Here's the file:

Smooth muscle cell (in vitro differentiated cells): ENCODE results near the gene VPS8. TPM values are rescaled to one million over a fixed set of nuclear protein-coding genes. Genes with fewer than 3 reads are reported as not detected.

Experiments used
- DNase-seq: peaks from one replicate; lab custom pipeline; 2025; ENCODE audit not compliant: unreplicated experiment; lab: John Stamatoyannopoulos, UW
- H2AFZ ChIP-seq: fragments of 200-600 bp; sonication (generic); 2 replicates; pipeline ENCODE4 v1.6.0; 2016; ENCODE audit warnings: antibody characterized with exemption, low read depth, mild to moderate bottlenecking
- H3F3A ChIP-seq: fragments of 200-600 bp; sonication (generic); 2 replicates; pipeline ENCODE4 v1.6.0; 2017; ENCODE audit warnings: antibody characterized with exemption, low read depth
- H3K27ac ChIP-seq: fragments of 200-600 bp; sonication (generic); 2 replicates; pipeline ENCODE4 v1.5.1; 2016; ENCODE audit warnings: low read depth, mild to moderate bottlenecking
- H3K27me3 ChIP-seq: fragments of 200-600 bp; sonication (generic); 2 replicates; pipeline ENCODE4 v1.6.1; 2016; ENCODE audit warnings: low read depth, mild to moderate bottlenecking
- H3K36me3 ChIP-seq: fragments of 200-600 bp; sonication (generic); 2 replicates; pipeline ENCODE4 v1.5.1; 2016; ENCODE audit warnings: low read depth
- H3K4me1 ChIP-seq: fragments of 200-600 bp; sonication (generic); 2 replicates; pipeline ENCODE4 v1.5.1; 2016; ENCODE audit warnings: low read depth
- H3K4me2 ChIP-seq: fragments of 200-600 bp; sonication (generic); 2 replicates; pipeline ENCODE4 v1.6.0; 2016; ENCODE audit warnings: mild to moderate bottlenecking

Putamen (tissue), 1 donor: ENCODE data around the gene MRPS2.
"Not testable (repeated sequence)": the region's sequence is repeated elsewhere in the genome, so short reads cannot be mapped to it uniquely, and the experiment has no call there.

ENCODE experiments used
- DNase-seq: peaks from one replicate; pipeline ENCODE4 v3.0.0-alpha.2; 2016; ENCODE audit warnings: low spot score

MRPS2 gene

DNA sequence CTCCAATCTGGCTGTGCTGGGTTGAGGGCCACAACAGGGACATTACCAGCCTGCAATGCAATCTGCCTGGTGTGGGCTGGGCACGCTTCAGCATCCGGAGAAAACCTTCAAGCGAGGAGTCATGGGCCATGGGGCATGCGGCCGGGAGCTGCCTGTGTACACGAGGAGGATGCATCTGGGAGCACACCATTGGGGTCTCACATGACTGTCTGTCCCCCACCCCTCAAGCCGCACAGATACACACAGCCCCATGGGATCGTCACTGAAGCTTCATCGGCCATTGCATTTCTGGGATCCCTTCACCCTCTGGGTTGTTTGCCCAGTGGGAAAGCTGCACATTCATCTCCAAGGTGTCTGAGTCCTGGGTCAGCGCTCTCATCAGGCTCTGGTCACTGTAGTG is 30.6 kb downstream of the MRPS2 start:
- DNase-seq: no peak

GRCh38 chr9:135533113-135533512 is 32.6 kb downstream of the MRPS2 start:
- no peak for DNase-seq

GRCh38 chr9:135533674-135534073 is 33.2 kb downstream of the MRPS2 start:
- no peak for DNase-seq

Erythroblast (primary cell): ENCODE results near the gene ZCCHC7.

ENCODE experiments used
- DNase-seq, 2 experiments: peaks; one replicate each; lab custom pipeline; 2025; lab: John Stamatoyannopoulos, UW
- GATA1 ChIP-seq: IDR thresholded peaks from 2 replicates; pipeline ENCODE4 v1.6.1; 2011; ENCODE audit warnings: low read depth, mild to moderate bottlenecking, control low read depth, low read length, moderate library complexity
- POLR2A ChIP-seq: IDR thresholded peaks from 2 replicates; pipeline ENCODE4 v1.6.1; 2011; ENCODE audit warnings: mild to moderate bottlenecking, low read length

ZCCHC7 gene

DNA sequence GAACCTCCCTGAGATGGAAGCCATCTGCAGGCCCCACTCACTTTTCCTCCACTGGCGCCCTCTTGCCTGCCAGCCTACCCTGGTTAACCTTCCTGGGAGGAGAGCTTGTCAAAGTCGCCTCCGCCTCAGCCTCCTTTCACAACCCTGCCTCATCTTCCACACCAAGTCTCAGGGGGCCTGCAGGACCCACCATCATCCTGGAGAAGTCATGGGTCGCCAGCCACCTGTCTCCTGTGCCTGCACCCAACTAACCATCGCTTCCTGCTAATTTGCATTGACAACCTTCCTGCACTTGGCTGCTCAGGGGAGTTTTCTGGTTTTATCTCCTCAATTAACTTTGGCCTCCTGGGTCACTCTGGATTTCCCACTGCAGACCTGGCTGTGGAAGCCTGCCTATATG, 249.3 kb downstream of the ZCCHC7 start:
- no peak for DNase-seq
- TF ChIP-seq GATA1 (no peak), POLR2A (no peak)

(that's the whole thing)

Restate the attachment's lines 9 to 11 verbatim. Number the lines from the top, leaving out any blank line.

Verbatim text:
- H3K4me1 ChIP-seq: fragments of 200-600 bp; sonication (generic); 2 replicates; pipeline ENCODE4 v1.5.1; 2016; ENCODE audit warnings: low read depth
- H3K4me2 ChIP-seq: fragments of 200-600 bp; sonication (generic); 2 replicates; pipeline ENCODE4 v1.6.0; 2016; ENCODE audit warnings: mild to moderate bottlenecking

Putamen (tissue), 1 donor: ENCODE data around the gene MRPS2.